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Allan Schwartz, Ph.D.Allan Schwartz, Ph.D.
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Should I Change Careers During an Economic Recession?

Allan Schwartz, LCSW, Ph.D. Updated: Oct 6th 2011

Should I Change Careers During an Economic Recession?E. Mail:

"Got the courage just to be shot down. - Christine - Oct 4th 2011"


After being a bankruptcy paralegal for 5 years and a legal secretary for 7 years I finally left to pursue a career as a children's librarian. Only having an Associates Degree, I had to return to school and got my BA in literature. Since this took longer than anticipated, I cannot afford nor have the stamina to go forward to get my MLS degree (Master's in Library Science) to become a certified librarian. Unfortunately, you can only be hired with your master's degree. In defeat, I look back to legal and try to find something there to catch up on money and the reality of a home for my husband and me. Six years of us living with my parents is due to unemployment is long enough. But being away from the legal field and not wearing high class clothes, they tend to look at me like I don't belong in this field anymore. I thought about taking the NYLA Library Assistant 1 week course, but I am not sure what good that will do. Any suggestions on jobs that I can?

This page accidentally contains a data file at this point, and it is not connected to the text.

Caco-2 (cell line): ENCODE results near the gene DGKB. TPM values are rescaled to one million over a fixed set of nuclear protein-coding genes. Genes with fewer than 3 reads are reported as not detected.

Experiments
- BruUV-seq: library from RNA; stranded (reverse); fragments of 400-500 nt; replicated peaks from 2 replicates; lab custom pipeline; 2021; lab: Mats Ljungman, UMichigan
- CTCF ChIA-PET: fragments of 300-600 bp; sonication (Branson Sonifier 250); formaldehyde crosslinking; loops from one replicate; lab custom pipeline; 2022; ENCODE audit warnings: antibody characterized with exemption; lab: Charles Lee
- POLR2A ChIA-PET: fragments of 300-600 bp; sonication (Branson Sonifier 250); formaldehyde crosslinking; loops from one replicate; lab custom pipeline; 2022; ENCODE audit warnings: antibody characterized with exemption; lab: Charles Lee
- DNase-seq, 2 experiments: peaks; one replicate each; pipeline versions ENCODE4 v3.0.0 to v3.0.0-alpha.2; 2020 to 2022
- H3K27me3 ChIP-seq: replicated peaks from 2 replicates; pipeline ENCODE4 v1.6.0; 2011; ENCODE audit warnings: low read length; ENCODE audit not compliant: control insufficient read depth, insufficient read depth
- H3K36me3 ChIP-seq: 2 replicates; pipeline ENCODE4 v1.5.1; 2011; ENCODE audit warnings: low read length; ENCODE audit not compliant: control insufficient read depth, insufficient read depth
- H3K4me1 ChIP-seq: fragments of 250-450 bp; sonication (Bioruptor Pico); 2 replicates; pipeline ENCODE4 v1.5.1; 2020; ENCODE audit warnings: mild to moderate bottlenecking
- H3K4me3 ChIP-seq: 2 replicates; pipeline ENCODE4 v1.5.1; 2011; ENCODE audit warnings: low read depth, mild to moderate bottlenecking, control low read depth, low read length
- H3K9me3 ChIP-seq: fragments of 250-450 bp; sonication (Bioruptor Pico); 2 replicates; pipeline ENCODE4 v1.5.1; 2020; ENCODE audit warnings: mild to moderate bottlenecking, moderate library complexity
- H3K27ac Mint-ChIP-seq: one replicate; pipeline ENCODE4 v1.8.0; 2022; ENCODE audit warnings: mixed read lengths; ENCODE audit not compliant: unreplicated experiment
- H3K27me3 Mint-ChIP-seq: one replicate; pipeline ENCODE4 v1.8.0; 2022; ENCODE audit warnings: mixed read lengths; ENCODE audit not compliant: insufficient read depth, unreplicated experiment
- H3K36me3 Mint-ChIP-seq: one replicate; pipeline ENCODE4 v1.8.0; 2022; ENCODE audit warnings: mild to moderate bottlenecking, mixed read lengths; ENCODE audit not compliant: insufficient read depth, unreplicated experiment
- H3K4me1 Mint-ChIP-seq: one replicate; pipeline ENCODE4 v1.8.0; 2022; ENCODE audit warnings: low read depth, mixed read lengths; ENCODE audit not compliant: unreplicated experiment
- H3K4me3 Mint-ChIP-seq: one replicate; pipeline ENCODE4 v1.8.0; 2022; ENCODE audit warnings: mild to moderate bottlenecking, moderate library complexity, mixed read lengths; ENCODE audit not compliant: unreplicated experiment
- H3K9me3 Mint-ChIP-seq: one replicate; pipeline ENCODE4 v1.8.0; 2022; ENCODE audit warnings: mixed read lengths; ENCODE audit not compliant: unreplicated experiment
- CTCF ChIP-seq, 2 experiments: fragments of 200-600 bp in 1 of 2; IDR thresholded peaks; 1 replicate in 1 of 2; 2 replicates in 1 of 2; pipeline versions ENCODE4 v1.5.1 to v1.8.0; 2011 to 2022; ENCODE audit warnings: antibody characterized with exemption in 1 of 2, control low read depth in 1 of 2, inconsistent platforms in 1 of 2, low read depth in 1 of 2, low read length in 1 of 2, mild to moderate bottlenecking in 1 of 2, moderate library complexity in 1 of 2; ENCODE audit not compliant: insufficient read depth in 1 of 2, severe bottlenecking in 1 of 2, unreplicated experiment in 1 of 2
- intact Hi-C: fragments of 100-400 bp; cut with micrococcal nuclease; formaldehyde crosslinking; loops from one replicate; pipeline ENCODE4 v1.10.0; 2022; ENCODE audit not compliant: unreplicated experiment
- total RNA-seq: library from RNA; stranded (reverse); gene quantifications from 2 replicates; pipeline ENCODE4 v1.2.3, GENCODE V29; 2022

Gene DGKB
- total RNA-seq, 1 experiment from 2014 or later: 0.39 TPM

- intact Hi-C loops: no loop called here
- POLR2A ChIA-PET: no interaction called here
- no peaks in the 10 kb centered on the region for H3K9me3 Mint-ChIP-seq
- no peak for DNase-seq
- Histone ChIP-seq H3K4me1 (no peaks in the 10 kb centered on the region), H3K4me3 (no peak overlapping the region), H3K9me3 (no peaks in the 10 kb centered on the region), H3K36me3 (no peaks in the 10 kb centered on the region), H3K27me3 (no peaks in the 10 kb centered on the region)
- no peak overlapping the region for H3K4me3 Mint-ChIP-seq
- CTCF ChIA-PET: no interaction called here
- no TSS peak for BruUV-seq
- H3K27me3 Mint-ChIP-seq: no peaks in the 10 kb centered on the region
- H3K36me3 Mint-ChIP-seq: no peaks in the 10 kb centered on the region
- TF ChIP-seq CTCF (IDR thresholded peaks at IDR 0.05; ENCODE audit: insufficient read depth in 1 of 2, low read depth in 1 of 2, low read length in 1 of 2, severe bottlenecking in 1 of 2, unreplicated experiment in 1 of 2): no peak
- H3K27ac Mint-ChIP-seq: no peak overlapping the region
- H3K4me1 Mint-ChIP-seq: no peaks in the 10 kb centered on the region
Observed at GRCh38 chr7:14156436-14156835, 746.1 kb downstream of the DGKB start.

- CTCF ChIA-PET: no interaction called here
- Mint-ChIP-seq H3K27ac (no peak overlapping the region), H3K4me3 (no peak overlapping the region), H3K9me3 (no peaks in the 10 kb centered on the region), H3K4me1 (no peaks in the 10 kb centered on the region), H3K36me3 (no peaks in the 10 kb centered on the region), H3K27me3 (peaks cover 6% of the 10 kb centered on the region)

The writer is caught in a dilemma that is affecting millions of people. Essentially, the dilemma is the question of whether or not a career change is a good idea during a recession. Conventional wisdom says that it is wiser to keep a job than lose a job during recession.

However, very often conventional wisdom is not what drives a person when they have a dream they want to pursue or hate the career they are in. With certain conditions in place, there are reasons to move into a new career even when there is an economic downturn as there is at the present time. Following are a few of those conditions and questions that each person needs to carefully weigh: